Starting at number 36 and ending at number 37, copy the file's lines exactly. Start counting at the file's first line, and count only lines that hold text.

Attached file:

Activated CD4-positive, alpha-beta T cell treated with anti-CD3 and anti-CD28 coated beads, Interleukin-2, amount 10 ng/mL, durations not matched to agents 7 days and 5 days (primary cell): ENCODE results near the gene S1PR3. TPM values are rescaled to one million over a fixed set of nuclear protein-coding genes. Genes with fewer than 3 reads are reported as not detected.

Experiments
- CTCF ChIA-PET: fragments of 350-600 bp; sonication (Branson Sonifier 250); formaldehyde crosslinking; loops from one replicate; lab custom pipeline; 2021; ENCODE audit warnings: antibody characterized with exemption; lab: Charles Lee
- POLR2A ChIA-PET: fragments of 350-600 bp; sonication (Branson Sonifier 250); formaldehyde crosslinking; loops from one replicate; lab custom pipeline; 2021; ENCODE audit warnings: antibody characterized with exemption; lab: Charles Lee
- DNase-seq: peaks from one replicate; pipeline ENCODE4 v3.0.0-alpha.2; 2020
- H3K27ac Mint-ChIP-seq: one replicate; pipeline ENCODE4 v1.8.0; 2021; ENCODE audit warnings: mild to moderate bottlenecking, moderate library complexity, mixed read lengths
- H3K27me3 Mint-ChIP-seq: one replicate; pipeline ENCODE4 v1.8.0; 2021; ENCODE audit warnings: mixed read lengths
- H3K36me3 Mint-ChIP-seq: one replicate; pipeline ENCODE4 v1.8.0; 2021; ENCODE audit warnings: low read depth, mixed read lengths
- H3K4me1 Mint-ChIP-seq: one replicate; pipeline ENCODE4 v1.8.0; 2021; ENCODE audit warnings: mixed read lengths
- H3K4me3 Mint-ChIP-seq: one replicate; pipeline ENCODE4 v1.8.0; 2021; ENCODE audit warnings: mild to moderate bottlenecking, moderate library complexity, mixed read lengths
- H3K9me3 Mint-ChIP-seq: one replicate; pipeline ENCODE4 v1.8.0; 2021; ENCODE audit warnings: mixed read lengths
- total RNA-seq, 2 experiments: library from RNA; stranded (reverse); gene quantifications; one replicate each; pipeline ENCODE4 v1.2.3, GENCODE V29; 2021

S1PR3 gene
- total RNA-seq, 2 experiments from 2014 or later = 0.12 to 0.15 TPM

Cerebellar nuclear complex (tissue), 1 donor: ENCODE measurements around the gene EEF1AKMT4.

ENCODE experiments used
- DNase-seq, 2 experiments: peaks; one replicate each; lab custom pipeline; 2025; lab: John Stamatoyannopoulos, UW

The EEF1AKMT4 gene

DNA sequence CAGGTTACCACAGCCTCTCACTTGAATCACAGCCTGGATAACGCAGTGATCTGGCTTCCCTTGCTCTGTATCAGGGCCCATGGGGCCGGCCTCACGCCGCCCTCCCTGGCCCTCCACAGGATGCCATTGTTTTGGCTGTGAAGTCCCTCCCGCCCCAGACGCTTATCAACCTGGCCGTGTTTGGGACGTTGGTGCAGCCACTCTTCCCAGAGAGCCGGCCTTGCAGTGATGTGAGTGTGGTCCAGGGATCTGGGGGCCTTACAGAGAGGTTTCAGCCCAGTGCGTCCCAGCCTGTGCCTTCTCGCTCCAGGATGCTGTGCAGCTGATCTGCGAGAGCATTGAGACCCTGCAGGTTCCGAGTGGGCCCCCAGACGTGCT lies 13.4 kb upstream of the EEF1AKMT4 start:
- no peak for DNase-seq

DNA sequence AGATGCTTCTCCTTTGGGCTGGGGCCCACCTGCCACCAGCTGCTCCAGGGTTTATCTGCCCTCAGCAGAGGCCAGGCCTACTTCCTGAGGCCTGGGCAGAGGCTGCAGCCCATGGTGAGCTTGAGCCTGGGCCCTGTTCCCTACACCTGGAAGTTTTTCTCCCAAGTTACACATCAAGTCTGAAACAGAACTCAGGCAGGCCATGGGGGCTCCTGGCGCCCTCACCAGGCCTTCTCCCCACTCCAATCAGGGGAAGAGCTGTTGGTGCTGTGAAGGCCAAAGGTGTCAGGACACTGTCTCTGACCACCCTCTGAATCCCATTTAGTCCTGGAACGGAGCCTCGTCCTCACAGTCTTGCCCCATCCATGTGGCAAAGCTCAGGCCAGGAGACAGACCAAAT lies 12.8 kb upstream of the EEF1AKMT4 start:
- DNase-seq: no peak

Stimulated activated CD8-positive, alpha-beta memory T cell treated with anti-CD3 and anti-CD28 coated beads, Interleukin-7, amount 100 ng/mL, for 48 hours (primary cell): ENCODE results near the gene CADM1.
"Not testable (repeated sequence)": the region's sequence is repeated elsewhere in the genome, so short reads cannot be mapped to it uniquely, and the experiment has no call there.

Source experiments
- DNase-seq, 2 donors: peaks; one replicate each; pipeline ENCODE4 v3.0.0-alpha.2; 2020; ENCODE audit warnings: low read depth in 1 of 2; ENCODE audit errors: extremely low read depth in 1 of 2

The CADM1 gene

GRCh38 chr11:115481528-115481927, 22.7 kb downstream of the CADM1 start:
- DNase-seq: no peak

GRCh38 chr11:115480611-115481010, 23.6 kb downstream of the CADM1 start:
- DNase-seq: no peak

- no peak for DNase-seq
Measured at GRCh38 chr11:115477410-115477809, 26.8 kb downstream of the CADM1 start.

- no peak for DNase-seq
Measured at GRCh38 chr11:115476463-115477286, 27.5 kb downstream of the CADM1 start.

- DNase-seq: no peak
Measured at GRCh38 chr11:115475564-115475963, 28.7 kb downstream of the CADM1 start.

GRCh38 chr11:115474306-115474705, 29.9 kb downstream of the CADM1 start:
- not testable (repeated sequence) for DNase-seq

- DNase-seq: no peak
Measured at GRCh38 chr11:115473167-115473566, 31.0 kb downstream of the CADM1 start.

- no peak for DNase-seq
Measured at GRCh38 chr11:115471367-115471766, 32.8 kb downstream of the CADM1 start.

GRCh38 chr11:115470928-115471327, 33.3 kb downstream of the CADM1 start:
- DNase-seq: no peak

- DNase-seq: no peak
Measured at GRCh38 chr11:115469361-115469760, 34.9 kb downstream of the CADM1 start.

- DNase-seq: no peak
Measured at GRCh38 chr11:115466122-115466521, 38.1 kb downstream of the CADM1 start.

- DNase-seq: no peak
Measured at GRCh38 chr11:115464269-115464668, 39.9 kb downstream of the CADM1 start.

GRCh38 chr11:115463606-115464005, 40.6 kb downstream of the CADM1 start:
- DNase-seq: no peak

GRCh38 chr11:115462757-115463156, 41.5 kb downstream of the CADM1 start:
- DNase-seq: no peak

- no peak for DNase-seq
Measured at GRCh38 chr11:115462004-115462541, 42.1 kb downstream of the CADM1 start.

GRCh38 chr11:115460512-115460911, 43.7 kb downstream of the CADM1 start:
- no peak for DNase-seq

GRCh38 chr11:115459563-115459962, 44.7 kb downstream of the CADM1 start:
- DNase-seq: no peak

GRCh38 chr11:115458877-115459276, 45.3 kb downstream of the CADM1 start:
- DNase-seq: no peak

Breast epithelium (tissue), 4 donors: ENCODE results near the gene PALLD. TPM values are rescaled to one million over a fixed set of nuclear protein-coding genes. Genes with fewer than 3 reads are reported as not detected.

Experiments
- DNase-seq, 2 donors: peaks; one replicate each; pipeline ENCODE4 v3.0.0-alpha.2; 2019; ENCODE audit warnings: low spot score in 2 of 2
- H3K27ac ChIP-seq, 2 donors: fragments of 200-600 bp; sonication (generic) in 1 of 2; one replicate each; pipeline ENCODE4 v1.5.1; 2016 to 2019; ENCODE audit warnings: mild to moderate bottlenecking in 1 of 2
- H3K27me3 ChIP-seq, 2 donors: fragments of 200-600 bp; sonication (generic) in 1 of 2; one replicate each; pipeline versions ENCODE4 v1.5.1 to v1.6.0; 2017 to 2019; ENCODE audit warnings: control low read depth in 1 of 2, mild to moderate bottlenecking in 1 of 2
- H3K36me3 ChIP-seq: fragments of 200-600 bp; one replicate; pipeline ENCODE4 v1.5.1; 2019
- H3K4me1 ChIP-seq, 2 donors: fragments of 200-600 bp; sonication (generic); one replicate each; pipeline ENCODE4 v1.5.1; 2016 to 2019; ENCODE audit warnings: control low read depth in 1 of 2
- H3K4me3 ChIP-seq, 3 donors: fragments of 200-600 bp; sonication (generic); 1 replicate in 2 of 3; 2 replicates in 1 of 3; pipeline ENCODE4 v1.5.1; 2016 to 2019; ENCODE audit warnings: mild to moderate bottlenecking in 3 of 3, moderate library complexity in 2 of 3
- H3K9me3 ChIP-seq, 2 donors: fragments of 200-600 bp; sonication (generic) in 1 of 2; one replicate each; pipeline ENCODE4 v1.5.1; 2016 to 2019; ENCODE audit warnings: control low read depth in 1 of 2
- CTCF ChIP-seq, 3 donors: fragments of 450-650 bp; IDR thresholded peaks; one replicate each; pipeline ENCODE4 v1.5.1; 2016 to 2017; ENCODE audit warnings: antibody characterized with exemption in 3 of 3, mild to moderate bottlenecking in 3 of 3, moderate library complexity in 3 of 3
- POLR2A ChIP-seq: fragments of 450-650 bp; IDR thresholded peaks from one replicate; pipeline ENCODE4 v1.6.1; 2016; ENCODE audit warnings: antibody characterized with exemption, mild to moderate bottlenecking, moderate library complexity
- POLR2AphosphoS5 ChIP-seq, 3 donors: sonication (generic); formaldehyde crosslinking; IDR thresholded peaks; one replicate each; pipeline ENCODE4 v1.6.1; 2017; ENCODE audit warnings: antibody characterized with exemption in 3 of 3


- DNase-seq: no peak
Measured at GRCh38 chr11:115475564-115475963, 28.7 kb downstream of the CADM1 start.